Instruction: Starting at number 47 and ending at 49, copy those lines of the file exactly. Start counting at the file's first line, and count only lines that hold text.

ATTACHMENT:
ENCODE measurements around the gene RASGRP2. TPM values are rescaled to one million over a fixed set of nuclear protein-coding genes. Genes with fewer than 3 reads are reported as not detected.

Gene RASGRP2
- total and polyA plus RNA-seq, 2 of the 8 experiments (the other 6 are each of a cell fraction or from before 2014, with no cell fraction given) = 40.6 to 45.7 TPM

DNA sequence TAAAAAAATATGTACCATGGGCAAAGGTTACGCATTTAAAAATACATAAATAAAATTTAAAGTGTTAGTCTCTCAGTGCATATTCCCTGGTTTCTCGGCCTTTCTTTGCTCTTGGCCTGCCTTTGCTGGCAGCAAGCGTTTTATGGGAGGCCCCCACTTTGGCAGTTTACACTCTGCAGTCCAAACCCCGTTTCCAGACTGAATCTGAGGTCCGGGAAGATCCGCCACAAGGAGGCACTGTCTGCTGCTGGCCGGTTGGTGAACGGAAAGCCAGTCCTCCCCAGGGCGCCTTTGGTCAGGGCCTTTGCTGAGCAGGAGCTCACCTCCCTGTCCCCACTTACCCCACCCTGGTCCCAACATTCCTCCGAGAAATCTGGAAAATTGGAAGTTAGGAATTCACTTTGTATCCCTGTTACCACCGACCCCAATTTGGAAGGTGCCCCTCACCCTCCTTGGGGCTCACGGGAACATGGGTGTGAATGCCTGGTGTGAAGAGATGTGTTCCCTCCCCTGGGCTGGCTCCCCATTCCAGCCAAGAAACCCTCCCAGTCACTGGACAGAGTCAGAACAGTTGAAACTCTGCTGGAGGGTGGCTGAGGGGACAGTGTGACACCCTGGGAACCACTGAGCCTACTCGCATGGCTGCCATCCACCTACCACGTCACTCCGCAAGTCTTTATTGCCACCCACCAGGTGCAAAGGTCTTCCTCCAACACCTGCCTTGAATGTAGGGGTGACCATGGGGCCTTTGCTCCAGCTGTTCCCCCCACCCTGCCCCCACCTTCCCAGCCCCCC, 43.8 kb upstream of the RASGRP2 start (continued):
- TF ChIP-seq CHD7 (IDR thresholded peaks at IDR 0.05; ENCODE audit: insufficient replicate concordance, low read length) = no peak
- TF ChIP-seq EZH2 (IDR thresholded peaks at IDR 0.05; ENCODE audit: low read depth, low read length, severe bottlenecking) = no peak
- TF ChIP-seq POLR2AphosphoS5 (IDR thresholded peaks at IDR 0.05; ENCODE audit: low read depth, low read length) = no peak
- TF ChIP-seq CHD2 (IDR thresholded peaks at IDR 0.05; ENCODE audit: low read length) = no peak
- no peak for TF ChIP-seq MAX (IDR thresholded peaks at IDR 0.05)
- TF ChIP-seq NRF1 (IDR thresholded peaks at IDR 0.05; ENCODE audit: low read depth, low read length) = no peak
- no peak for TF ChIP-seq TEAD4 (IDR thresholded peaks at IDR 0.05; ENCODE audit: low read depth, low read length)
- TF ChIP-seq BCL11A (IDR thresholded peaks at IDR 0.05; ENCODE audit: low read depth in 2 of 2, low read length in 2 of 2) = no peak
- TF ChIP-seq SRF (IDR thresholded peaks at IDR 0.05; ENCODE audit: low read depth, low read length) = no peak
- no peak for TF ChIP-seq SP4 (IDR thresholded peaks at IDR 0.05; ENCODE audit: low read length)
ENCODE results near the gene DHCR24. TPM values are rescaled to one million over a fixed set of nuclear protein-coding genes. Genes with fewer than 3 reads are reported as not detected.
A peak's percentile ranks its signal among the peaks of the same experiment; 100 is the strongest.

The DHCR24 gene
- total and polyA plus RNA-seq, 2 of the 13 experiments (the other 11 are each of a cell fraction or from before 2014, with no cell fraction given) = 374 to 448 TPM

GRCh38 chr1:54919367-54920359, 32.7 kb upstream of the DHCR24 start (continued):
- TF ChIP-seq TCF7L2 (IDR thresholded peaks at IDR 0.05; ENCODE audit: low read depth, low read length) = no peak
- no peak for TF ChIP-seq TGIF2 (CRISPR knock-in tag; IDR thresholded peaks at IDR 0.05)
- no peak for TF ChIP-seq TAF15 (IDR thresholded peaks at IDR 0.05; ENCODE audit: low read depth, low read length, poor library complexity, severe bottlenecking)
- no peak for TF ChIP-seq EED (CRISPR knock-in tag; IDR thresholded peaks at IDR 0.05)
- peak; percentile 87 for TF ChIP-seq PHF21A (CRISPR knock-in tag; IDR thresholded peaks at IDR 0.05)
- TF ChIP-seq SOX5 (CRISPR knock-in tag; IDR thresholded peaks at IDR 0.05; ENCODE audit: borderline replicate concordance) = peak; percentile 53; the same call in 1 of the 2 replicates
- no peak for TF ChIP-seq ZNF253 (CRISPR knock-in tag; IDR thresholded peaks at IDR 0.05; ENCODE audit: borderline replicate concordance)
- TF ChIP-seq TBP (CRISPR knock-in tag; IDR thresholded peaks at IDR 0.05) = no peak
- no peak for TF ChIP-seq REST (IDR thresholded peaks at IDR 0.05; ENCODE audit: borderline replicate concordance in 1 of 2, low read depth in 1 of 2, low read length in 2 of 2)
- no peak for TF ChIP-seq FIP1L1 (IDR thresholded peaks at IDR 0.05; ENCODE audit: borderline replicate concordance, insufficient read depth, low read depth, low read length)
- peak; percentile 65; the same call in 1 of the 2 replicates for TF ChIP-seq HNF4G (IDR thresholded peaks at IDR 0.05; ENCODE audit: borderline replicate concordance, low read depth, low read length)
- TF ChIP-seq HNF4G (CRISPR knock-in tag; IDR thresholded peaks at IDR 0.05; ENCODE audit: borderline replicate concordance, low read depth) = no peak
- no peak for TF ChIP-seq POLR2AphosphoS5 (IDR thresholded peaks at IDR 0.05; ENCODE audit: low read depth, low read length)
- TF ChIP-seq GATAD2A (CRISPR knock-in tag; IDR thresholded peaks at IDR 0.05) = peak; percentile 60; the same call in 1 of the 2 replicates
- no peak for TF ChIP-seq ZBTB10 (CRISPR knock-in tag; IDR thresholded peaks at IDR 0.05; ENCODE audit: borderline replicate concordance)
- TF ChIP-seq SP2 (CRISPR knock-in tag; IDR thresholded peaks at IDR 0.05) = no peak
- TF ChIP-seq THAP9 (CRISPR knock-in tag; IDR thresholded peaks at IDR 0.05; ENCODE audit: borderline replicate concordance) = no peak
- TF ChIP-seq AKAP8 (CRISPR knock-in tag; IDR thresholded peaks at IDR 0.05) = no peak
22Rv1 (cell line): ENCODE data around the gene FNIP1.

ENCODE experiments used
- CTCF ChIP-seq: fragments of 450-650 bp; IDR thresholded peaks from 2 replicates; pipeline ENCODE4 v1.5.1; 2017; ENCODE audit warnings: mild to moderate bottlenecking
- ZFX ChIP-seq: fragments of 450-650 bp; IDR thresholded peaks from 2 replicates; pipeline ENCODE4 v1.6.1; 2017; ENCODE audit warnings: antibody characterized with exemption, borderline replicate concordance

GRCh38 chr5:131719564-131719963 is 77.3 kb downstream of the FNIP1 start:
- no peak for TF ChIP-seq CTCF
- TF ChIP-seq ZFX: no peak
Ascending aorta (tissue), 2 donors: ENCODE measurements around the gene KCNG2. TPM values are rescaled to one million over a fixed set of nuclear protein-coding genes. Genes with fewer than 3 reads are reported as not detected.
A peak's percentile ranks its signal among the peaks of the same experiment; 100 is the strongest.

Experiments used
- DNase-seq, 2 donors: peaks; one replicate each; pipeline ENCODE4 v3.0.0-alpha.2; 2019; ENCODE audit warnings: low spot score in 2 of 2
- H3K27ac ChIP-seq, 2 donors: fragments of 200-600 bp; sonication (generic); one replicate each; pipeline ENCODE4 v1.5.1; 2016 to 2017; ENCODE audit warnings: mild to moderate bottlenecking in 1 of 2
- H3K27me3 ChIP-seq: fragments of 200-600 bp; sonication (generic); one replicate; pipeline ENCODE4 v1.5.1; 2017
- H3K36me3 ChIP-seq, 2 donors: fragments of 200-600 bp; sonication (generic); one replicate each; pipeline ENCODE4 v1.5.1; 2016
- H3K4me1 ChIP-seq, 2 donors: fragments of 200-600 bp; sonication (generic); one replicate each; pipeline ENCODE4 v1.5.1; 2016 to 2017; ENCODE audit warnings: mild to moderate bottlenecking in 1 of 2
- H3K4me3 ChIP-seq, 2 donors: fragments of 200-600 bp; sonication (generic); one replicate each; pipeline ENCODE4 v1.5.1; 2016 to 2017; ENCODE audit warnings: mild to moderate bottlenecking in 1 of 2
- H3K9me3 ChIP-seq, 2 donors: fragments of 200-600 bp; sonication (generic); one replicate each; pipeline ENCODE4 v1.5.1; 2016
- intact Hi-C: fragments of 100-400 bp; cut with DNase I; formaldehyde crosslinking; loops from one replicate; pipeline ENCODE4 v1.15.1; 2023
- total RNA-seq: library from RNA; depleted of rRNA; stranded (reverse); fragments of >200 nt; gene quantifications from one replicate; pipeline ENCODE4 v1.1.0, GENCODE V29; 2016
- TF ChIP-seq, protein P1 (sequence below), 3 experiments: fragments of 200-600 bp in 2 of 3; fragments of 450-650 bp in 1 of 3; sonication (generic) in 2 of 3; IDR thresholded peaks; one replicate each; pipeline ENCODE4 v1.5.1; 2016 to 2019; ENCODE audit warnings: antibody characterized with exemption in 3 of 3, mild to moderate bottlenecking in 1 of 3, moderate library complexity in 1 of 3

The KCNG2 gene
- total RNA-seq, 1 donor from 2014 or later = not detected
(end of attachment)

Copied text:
Experiments used
- DNase-seq, 2 donors: peaks; one replicate each; pipeline ENCODE4 v3.0.0-alpha.2; 2019; ENCODE audit warnings: low spot score in 2 of 2
- H3K27ac ChIP-seq, 2 donors: fragments of 200-600 bp; sonication (generic); one replicate each; pipeline ENCODE4 v1.5.1; 2016 to 2017; ENCODE audit warnings: mild to moderate bottlenecking in 1 of 2